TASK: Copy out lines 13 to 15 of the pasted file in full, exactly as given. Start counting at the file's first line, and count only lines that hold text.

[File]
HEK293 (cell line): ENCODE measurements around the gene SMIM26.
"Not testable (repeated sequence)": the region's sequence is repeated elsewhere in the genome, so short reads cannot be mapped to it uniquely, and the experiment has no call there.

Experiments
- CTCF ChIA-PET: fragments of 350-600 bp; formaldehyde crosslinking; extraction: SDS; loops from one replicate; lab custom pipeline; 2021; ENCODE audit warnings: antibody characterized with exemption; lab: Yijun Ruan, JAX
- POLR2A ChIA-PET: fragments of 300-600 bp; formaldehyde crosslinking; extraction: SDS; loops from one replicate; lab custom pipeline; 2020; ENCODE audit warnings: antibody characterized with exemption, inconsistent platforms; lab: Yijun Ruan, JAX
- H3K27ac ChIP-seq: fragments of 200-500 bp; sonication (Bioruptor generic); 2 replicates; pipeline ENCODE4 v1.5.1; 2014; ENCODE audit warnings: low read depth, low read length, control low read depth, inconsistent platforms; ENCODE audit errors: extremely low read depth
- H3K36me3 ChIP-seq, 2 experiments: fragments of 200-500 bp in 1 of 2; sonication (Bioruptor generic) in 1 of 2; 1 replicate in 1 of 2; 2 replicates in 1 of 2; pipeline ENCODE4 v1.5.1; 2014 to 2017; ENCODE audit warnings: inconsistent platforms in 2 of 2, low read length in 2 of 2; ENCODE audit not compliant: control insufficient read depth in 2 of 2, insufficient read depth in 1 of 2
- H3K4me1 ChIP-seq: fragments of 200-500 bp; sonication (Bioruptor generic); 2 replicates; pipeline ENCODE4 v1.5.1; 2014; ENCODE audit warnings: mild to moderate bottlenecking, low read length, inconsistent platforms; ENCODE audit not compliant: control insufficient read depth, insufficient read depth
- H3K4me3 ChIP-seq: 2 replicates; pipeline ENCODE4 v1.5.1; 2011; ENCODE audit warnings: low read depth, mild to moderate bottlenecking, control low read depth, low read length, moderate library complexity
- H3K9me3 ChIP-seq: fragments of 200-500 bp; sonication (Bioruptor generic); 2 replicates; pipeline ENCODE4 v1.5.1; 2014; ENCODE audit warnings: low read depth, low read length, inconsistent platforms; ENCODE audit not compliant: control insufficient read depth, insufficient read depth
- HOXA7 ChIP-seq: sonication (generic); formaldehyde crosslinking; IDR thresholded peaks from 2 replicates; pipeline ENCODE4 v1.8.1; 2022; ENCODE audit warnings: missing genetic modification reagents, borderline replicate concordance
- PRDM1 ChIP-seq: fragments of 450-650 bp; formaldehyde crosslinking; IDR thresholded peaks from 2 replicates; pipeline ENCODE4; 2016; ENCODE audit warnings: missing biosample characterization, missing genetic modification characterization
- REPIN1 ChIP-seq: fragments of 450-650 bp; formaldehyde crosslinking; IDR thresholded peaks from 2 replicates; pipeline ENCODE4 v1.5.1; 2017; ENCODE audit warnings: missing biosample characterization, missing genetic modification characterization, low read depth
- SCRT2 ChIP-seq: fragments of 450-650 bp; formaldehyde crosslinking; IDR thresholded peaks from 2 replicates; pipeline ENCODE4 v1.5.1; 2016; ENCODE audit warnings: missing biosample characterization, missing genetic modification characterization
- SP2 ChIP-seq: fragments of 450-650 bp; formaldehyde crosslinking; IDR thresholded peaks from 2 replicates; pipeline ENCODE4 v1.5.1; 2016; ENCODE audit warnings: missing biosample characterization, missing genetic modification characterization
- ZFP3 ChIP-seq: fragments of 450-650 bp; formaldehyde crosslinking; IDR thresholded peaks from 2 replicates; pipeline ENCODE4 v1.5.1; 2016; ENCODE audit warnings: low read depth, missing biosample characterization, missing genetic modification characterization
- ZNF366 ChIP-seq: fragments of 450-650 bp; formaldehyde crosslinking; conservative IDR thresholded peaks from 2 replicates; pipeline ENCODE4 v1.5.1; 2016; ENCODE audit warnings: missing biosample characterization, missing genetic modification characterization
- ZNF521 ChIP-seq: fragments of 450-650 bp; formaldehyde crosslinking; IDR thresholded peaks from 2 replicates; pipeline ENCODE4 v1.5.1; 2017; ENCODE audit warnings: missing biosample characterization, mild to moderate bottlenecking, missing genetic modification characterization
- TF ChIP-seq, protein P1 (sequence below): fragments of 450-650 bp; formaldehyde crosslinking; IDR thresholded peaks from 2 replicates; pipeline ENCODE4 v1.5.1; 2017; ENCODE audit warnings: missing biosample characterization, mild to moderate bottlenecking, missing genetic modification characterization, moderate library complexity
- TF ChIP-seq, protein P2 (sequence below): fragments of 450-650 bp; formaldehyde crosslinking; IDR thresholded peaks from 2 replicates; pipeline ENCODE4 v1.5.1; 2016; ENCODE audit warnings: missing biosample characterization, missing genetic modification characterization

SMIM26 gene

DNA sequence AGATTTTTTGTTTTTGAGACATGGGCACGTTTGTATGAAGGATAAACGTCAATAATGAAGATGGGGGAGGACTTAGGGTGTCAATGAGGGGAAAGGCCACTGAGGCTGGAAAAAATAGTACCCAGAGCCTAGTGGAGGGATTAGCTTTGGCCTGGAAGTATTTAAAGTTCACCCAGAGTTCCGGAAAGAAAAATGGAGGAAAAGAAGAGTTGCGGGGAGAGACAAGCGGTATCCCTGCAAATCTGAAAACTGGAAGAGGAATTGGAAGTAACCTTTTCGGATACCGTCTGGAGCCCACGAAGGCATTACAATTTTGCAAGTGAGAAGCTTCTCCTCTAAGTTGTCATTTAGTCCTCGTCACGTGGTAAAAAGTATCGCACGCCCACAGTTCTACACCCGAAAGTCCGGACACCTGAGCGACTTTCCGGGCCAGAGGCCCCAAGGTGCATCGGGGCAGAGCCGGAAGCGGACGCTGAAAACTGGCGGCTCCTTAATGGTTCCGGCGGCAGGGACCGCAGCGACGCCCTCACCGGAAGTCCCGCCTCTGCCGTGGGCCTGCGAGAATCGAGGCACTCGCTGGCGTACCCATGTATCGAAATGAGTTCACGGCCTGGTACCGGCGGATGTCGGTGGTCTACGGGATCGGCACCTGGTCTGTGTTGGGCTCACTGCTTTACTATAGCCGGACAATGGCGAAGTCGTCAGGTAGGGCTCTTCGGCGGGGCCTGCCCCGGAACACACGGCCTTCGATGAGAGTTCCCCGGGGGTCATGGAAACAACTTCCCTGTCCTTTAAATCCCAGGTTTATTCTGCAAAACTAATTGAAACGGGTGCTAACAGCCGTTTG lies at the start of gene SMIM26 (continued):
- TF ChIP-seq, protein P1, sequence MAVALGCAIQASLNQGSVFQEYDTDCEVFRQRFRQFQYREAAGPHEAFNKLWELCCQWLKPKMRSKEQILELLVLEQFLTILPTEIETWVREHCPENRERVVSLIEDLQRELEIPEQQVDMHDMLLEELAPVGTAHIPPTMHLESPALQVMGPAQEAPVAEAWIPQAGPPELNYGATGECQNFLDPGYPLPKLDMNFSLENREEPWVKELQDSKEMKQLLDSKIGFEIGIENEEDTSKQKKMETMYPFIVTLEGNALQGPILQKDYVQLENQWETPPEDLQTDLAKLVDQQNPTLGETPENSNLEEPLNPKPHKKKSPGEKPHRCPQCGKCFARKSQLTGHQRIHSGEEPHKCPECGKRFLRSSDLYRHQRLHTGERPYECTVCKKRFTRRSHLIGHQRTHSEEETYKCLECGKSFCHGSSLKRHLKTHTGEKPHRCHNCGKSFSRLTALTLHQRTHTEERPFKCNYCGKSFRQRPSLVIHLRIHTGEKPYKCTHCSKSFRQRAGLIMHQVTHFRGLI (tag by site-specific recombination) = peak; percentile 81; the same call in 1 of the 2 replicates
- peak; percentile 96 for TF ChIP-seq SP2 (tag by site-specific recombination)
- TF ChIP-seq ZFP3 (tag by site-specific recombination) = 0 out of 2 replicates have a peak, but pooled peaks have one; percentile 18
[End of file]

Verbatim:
- REPIN1 ChIP-seq: fragments of 450-650 bp; formaldehyde crosslinking; IDR thresholded peaks from 2 replicates; pipeline ENCODE4 v1.5.1; 2017; ENCODE audit warnings: missing biosample characterization, missing genetic modification characterization, low read depth
- SCRT2 ChIP-seq: fragments of 450-650 bp; formaldehyde crosslinking; IDR thresholded peaks from 2 replicates; pipeline ENCODE4 v1.5.1; 2016; ENCODE audit warnings: missing biosample characterization, missing genetic modification characterization
- SP2 ChIP-seq: fragments of 450-650 bp; formaldehyde crosslinking; IDR thresholded peaks from 2 replicates; pipeline ENCODE4 v1.5.1; 2016; ENCODE audit warnings: missing biosample characterization, missing genetic modification characterization